Commercialising Innovation - scaling tech start-ups

Innovation and innovative people are spread evenly around the globe. But there is more of an uneven challenge to bring products and services successfully to market. Many times this is due to a lack of resources or funding and sometimes a lack of a supportive ‘community’. Hence all the ‘Silicon Geography’ models dotted in countries around the world.

However, despite many potentially ‘disruptive’ technologies and propositions, it is often the inertia of the marketplace, aided by the dominance of major players, that holds back the commercial success of technically interesting ideas and concepts.

Perhaps there is another way to tackle this market challenge?

It is an old adage oft-quoted in a now dispersed Californian hotshot open systems hardware company (Sun Microsystems), that the key is not to be first to market, but first to volume.

This requires momentum. The technology, and crucially connectivity, available to today’s tech start-ups removes much of the friction and permits web scale growth, but they still need to focus on ensuring that commercialisation will scale as well.

DevCom 5

Perhaps the Agile and DevOps approaches to software development can offer some alternative thinking to help commercialise technology innovation and more rapidly scale? Here are a set of steps to consider:

  1. Keep the value chain short. If an innovation relies on aligning the agendas of too many organisations, it is going to get bogged down. The term ‘herding cats’ is popular for a reason. Get a tight, small and supportive supply chain and over-collaborate within that team.
  2. Ensure everyone gets their cut. Companies used to talk about ‘money being left on the table’ and then try to make sure they picked it up. This is a short term win from an accounting perspective, but rapid scaling of the value chain needs fuel. Make sure that all involved are sharing the revenues fairly.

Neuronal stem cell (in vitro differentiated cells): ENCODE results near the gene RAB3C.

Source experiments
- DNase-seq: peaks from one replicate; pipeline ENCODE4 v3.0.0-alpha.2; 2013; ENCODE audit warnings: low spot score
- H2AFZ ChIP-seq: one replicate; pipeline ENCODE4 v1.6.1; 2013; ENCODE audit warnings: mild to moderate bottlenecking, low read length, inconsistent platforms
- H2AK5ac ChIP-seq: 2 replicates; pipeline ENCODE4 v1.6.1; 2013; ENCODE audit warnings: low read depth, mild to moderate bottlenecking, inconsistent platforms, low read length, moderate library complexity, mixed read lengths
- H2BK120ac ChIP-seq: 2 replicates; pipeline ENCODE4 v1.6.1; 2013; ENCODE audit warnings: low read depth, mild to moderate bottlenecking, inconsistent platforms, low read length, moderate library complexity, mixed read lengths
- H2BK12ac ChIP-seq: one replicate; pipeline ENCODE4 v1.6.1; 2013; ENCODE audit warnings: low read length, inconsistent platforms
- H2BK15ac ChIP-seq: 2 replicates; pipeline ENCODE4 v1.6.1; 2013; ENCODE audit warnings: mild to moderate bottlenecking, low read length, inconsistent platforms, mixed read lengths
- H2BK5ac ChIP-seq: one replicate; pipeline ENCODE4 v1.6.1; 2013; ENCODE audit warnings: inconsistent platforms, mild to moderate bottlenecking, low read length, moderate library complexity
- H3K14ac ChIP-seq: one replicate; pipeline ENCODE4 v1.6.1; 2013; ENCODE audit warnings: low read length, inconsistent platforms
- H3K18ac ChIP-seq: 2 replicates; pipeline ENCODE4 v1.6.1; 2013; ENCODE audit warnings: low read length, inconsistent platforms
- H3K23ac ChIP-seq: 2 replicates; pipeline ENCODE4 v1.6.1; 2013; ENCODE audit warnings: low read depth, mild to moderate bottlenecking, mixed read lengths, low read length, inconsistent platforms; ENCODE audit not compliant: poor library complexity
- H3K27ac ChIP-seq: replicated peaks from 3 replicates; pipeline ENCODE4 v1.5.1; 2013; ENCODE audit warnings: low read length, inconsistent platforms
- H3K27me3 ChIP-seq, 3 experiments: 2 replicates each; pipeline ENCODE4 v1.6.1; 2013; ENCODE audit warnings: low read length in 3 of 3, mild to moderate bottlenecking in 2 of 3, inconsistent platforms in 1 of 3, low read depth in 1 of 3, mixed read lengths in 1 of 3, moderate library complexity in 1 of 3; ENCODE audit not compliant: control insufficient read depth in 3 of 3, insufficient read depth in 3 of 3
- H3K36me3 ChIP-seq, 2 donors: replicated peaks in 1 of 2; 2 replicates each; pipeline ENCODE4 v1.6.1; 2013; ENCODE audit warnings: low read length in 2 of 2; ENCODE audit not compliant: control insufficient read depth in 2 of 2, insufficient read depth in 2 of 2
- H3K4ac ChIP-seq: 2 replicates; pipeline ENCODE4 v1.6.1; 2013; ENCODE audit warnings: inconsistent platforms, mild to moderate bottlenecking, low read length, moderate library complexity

3. Deliver real value at the end (user). How do you know? Check. Get feedback, encourage interaction between users, accept what comes back and learn and adapt. “Lessons will be learned” rarely are in large monolithic institutions, but successful rapid scaling operations learn constantly.
  4. Innovate in rapid cycles. It is a worthy goal to get it right first time, but who knows what ‘right’ really is? Customer research may help at times, but only if the context is well understood. Being able to develop, test value to customer, refine and re-release allows innovative improvement to align most closely to customer needs. Innovation for its own sake is rarely going to bring in sufficient rewards to match the effort involved. Technology companies often try to out-innovate each other, when in reality they should be trying to be ‘most relevant’ to customer requirement.
  5. Automate to scale. Once the innovation/value cycle is gathering pace, accelerate the process by optimisation. Look for the opportunities that deliver most speed up and gain over the whole cycle, rather than within themselves. Halving a 24 hour configuration process is nowhere near as valuable as a 20% reduction in a 2 week deployment process. Take a holistic and systemic approach.

Using this model of tightly-focussed teams, innovating rapidly and delivering customer value is not just for small start-ups. The two pizza guideline employed in Amazon (any team should be small enough to be fed by two pizzas) seems to be at the heart of what has helped it to experiment, learn and scale rapidly since July 1994.

Perhaps there is something in the approach?

Data Center
Data Management